Well, Stephen and I started at the yellow (which you kinda need to.) But when we got to the blue we went for it. Once there, we slid over (seriously, sliding was easier than stepping at some points.) We got to the red and went for it. Again, we slid over to the edge, stepped down to the blue. Slid over again and stepped back onto the yellow beam. When we stepped off, people were cheering for us because of having accomplished that. Most teams didn't seem to do it.

The majority of the challenges you had to have a partner to do them with you. The only time it wasn't really necessary was a zipline. This is one of those things that you hold onto a small bar (some teams did it together, but with my broad shoulders, I would have knocked Stephen off, easily. He wanted to go together and I said we needed to do it alone (especially after watching people fall off.) The zipline went over a bunch of dirt, followed by a pretty muddied area with water spraying at you until you cleared a mud hill to safety.

Let me tell you this, I love rock climbing, but the thing I hate most about it is that my hands get sweaty easily and I lose my grip. This was my fear with the zipline. Especially since it was already wet. I grabbed on, ran, and jumped, bringing my legs in front of me. The people in line (I swear we waited about a half-hour for our turn and the line only got longer) cheered as I zipped down. And I made it over the mud hill and landed safely on the other side.

In life, there are challenges that we face. And as much as we feel alone in these challenges, we don't have to be alone. There are people out there to help us if we just let them. Like in the challenge pictured above. The phrase "I got your back" never made more sense to me. In order for me to get across safely, Stephen HAD to have my back. And at the exact same time, I HAD to have his. If one of us tried completing the task faster than the other, we would've fallen. Especially when at the red level, we could have seriously been injured if we fell wrong.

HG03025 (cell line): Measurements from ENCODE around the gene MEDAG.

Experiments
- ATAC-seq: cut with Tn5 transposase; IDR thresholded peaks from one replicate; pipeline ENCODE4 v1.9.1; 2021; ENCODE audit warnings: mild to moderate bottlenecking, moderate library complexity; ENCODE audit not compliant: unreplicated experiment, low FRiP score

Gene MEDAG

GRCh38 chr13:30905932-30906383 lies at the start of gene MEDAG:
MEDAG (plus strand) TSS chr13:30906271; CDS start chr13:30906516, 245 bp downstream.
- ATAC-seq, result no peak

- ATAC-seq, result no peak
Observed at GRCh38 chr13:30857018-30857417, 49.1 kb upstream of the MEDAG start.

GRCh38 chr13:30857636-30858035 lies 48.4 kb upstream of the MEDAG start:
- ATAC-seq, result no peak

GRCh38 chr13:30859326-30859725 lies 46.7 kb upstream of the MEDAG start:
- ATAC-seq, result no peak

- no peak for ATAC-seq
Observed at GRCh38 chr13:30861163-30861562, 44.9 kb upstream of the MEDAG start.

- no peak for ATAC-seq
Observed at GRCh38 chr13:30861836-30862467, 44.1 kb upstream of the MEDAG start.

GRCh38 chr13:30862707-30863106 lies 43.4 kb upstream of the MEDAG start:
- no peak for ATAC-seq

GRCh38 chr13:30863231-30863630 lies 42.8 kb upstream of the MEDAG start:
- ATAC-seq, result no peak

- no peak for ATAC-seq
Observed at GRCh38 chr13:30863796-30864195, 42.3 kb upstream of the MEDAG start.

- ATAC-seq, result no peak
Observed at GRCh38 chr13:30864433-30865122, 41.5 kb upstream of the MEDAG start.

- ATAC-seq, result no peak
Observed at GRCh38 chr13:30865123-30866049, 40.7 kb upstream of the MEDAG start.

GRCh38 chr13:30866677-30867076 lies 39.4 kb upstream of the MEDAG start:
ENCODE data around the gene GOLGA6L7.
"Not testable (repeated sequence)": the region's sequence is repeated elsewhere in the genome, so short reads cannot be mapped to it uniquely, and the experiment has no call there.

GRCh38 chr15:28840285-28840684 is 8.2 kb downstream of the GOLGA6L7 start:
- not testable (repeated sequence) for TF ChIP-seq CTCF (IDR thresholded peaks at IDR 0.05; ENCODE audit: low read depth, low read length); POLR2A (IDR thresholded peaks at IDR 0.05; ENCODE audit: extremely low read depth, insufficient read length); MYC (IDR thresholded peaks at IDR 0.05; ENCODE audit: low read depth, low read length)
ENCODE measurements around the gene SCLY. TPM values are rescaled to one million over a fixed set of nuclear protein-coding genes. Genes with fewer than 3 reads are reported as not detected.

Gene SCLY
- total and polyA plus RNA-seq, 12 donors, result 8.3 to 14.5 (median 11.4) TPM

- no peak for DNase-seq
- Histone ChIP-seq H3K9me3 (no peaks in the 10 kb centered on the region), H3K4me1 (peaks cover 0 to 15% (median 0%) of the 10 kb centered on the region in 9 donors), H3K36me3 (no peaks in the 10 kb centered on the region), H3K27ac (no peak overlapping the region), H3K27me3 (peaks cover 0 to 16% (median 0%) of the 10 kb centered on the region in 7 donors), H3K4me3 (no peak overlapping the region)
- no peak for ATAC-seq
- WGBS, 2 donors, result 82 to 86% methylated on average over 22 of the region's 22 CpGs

When it came to doing the zipline, I just needed support. He could not hang on there with me. I could not have dragged him along. I had to do it alone, but my fear of falling kept creeping up. Yeah, it was a short fall, but I wanted to make it all the way across. So to have Stephen and the rest of the racers and some volunteers cheer me on, it helped me immensely. I knew I could do it, I just had to drop my fear and go.

There were times when I thought to myself, I just can't do this. And as soon as I ignored that annoying little voice of doubt, I got myself going and made it to the finish line. Our flag that Stephen mad (that was more cape than flag) was hung up at the end of the race with all the other finishers. We did it. We got medals for finishing.

I care about our score enough to know how well we did, but it doesn't take away from the fact that fat and lazy me who hates getting up to get water from his in-office fridge, actually faced a 4-mile challenge and completed it despite my thoughts of "I can't do this." I did it and I'd do it again...but give me a year to recover and exercise. Cause next year when we do it, it's not gonna take us 2 1/2 hours (unless the zipline line gets even longer).

Alien abductions are involuntary, but probings are scheduled.

1 comment:

  1. So proud of us! So glad you have my back on and off the course. :)